Some people fall asleep with ease, but I’d argue most people face difficulty with this feat at some point in time (if not frequently). Rather than scrolling on your phone or repeatedly looking at the clock to calculate how much sleep you’re losing, focus on comforting your body, Spiegel says.
“Imagine you’re floating in a bath, a lake, a hot tub, or floating in space,” he suggests. You also may want to practice what he calls a cyclic sigh, “where you inhale halfway, hold your breath, and fully and slowly exhale through your mouth,” he explains. “As you do that, you trigger the soothing parasympathetic autonomic system and help your body relax.”
Plus, focusing on your breath may inherently turn your attention away from worrisome thoughts. This takes some dedicated focus, but as many meditation and breathwork experts will tell you, it gets easier with time and repeated effort.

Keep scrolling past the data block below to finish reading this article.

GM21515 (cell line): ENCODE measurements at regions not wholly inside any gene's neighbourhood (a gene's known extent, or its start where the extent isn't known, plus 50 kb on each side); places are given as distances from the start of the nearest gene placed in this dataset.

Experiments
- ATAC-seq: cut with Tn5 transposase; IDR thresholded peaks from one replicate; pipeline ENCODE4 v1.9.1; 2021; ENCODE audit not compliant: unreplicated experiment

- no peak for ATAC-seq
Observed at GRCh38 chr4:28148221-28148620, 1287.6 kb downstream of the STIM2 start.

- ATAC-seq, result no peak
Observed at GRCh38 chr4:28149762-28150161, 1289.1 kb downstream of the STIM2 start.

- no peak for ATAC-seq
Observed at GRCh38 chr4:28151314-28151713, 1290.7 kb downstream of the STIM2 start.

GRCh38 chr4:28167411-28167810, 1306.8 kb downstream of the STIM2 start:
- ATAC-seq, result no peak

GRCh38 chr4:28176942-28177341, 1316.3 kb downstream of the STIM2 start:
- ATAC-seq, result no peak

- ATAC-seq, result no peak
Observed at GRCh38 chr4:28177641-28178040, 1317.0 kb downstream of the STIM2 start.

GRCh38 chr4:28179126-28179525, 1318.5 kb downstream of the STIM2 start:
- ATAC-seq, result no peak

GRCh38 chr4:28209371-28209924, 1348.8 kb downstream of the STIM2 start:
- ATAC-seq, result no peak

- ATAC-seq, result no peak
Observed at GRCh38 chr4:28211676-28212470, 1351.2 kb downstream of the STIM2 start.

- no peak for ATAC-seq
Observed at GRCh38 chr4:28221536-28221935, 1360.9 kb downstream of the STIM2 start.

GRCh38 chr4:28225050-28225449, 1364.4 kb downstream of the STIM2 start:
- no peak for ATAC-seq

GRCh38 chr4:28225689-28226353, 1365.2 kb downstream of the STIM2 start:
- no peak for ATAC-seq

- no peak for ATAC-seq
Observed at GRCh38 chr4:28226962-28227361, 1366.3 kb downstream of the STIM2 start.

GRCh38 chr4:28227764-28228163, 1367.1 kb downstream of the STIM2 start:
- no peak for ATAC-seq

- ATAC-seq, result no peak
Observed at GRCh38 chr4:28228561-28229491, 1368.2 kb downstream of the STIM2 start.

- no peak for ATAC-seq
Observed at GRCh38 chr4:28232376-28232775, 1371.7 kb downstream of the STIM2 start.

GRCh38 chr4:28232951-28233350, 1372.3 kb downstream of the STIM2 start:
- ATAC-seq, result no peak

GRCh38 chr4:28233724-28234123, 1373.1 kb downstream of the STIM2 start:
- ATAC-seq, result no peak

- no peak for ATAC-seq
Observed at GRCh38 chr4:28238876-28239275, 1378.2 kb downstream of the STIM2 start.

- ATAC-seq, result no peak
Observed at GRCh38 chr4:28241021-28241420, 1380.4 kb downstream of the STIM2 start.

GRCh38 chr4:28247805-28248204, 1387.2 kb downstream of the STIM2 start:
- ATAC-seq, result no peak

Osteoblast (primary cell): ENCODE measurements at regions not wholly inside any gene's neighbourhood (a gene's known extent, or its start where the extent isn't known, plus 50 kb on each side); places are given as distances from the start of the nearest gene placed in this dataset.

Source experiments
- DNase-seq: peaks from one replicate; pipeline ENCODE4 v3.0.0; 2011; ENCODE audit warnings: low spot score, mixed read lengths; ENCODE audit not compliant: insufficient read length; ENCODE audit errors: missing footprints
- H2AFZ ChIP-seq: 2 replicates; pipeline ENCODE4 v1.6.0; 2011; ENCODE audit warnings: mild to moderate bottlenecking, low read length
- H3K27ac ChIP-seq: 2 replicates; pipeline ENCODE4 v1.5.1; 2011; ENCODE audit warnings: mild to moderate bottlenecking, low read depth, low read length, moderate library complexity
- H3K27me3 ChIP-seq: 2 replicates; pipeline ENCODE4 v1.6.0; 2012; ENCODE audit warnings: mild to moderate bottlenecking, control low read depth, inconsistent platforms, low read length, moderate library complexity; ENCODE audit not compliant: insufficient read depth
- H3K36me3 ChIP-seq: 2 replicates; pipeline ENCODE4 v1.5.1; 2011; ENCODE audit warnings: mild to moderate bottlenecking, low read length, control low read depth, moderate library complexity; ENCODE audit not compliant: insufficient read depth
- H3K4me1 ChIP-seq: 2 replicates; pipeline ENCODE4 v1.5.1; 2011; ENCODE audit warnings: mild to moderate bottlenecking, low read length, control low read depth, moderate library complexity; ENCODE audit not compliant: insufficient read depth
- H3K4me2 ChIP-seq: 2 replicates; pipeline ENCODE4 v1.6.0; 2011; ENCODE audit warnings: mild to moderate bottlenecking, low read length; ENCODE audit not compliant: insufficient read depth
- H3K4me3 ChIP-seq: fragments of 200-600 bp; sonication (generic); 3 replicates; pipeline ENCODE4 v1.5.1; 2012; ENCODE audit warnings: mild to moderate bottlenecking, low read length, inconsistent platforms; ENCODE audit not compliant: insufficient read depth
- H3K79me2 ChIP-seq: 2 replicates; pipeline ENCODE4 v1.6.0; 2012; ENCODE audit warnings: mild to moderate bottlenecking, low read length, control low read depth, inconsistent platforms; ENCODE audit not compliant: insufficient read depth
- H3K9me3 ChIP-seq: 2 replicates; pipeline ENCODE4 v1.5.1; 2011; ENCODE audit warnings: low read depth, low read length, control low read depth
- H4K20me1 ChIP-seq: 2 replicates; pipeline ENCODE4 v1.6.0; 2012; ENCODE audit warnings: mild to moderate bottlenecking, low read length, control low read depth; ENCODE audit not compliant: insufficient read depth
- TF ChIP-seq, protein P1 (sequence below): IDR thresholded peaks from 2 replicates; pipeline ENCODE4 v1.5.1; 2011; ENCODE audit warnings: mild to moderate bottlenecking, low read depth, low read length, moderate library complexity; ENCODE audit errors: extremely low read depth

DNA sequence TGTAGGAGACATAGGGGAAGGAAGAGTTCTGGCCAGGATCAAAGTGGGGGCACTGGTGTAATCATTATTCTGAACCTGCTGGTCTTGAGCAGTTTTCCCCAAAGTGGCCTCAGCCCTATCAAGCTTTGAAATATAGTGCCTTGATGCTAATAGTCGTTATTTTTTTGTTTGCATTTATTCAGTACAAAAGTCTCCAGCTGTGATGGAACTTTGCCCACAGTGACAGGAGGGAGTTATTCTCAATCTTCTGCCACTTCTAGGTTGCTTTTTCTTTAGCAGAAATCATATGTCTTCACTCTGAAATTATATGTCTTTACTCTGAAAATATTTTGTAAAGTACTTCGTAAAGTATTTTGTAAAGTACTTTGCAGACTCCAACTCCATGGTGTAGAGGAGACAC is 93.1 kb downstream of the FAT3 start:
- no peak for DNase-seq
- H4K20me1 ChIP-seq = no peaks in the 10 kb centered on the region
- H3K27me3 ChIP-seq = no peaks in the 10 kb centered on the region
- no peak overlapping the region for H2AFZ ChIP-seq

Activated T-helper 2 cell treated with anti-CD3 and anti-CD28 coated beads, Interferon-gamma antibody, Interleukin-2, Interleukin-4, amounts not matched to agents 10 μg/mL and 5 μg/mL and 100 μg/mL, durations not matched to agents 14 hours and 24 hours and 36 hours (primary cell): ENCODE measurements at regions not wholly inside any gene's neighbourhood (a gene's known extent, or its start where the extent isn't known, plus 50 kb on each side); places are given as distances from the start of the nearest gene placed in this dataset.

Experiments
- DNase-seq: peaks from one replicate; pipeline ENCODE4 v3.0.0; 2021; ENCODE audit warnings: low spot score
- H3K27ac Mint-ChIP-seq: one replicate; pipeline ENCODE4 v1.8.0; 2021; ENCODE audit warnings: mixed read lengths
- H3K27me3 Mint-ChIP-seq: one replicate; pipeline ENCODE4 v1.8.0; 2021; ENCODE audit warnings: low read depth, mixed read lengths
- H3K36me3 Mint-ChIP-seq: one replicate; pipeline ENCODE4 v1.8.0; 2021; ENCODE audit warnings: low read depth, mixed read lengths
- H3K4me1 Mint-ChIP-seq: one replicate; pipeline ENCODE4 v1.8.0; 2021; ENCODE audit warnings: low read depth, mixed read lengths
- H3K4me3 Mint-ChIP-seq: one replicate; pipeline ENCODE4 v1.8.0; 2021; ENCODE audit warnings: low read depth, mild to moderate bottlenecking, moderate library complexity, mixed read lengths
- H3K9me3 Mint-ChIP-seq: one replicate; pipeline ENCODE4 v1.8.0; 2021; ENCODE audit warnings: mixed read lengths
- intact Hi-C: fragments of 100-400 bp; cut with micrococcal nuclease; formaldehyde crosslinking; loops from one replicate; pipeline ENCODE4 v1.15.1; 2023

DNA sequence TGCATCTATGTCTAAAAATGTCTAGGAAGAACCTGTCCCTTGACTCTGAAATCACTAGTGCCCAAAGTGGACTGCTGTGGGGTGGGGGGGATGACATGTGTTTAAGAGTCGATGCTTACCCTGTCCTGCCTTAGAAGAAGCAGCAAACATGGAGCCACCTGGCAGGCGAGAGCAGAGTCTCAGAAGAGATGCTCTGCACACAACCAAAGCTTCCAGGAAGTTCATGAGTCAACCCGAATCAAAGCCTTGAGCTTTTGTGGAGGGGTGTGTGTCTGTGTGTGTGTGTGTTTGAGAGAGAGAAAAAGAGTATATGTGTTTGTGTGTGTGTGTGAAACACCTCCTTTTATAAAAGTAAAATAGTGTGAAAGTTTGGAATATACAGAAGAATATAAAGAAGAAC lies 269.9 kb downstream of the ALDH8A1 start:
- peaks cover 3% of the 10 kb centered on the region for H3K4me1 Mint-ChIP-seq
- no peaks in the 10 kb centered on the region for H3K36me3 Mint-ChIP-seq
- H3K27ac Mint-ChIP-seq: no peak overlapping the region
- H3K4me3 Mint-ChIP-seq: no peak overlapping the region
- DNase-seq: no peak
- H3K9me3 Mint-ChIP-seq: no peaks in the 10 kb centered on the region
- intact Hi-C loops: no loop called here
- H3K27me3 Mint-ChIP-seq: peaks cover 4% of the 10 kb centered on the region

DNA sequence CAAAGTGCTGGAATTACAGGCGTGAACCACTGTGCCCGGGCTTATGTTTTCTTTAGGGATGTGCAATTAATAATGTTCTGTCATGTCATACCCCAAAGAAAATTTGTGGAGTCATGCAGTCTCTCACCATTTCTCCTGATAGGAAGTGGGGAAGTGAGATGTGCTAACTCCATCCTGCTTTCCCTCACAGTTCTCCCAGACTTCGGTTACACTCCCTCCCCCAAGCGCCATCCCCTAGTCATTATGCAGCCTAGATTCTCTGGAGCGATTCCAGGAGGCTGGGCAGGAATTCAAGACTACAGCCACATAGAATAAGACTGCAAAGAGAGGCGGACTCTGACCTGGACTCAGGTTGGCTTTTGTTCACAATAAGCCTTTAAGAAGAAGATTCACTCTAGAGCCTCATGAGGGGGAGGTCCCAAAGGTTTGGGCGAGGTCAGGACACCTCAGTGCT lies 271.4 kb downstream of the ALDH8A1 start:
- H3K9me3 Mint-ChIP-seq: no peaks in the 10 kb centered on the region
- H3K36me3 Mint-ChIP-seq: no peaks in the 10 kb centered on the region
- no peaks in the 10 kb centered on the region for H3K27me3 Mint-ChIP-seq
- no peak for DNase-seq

While you’re helping your body relax, acknowledge any negative or stressful thoughts that may bubble up. Rather than hyper-focusing on them and trying to come up with solutions, Spiegel recommends projecting these intrusive thoughts as if you were watching them on a screen.